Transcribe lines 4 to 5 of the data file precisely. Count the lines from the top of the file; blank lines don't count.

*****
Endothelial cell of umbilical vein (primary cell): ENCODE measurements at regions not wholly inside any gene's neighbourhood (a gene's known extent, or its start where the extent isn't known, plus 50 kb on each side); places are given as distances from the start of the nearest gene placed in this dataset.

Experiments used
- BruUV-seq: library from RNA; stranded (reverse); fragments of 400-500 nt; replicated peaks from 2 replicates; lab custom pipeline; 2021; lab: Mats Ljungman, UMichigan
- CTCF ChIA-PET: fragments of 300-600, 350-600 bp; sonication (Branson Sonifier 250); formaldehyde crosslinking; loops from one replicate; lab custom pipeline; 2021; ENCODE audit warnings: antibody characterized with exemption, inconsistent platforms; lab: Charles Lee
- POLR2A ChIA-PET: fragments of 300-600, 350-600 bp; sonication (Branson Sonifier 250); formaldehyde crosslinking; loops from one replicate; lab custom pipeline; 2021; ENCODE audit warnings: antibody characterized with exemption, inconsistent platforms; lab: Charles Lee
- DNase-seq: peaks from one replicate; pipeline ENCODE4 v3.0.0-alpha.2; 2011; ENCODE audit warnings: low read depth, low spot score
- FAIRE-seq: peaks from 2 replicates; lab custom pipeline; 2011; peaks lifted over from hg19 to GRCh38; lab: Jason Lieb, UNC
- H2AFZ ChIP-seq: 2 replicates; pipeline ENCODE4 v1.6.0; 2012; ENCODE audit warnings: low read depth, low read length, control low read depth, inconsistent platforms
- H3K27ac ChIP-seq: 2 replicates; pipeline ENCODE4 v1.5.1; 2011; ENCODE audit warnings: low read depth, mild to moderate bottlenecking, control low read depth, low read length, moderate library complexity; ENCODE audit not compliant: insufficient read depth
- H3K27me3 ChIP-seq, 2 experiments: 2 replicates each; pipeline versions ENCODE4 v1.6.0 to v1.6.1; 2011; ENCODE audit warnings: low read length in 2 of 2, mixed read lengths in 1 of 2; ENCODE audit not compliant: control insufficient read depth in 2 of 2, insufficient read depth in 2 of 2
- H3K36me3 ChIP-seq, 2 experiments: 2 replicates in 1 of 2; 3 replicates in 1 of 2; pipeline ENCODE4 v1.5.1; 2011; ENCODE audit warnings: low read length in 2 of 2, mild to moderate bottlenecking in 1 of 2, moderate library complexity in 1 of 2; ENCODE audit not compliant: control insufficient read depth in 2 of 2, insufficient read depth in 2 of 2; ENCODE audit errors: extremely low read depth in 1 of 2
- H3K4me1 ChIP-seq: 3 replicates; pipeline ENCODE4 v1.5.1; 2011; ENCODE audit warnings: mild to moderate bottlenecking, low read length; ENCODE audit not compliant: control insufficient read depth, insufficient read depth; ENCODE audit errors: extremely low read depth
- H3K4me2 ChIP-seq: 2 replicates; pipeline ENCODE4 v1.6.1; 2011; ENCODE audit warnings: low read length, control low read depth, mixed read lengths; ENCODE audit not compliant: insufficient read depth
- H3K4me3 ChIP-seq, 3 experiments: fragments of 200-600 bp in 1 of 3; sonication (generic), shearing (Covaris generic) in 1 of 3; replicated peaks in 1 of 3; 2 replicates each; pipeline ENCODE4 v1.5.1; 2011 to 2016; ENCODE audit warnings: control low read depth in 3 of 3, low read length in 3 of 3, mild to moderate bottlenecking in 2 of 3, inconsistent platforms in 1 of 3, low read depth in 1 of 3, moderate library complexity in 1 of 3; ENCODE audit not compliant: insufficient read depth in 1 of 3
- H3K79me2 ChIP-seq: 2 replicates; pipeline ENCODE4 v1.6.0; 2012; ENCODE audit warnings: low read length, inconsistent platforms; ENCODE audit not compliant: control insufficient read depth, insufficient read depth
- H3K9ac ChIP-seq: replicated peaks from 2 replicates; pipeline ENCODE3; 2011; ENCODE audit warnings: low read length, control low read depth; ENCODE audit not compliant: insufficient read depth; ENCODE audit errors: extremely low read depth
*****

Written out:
- CTCF ChIA-PET: fragments of 300-600, 350-600 bp; sonication (Branson Sonifier 250); formaldehyde crosslinking; loops from one replicate; lab custom pipeline; 2021; ENCODE audit warnings: antibody characterized with exemption, inconsistent platforms; lab: Charles Lee
- POLR2A ChIA-PET: fragments of 300-600, 350-600 bp; sonication (Branson Sonifier 250); formaldehyde crosslinking; loops from one replicate; lab custom pipeline; 2021; ENCODE audit warnings: antibody characterized with exemption, inconsistent platforms; lab: Charles Lee